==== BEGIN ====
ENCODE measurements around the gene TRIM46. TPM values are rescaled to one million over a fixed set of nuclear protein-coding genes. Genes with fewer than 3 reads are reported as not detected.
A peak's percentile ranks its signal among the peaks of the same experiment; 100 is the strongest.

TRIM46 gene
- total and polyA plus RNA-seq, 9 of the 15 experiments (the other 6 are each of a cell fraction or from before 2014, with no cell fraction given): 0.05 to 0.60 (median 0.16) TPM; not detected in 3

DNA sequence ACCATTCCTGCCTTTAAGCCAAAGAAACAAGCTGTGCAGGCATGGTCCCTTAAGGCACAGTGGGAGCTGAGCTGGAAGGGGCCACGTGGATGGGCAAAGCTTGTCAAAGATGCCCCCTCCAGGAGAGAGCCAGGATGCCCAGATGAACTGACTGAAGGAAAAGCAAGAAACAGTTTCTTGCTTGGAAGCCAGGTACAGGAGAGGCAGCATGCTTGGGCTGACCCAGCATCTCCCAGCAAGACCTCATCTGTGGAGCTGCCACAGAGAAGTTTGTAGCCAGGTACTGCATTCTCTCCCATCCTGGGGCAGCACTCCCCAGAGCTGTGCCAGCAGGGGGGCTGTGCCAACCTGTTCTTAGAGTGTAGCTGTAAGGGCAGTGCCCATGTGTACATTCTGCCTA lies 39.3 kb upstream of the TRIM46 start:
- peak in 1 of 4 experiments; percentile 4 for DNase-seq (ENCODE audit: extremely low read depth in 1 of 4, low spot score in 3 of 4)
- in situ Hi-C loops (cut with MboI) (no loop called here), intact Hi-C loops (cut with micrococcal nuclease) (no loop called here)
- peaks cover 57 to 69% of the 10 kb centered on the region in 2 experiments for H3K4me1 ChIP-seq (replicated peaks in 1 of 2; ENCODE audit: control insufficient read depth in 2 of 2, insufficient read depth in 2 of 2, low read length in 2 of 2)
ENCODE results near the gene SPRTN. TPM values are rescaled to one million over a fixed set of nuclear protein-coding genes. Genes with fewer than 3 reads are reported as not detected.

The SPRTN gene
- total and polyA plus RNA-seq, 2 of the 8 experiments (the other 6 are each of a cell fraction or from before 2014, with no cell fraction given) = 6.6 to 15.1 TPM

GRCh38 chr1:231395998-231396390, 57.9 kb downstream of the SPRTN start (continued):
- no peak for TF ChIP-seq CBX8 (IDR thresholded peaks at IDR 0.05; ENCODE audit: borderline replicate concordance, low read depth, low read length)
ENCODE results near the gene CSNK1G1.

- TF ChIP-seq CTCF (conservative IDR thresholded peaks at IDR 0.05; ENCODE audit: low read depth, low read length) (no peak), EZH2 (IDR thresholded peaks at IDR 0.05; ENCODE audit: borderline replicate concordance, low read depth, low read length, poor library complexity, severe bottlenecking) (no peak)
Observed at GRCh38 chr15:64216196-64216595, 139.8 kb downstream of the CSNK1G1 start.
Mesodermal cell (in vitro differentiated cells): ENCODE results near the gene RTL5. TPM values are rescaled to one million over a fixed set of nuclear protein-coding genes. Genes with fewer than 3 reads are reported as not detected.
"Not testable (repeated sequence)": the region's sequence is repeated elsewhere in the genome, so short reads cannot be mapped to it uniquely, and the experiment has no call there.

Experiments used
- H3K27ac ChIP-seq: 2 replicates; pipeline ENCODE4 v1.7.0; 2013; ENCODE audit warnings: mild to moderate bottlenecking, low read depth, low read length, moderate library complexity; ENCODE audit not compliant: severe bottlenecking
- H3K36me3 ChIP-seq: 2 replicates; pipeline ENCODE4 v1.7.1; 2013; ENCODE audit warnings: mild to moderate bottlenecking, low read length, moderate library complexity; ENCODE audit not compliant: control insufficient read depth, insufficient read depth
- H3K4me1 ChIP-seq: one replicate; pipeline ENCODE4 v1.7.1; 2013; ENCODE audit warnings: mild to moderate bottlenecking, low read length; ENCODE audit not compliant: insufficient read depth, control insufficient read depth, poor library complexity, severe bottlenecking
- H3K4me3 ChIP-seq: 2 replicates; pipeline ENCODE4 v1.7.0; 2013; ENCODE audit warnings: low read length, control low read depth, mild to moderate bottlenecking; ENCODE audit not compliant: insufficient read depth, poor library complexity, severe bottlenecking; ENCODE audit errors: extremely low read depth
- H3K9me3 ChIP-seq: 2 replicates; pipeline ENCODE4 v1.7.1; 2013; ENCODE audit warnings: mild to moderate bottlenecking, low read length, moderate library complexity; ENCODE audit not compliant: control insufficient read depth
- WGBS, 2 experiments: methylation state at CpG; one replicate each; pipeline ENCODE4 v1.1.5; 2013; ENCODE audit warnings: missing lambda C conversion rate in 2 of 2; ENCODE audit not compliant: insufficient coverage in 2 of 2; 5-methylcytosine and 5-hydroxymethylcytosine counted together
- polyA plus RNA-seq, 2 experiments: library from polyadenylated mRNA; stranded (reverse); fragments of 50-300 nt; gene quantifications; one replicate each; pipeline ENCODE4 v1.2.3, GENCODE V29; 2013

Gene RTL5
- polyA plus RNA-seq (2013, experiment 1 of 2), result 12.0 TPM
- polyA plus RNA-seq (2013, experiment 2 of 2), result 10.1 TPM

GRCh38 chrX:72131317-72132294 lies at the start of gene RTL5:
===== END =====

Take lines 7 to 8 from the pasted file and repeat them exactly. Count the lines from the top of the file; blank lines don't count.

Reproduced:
- in situ Hi-C loops (cut with MboI) (no loop called here), intact Hi-C loops (cut with micrococcal nuclease) (no loop called here)
- peaks cover 57 to 69% of the 10 kb centered on the region in 2 experiments for H3K4me1 ChIP-seq (replicated peaks in 1 of 2; ENCODE audit: control insufficient read depth in 2 of 2, insufficient read depth in 2 of 2, low read length in 2 of 2)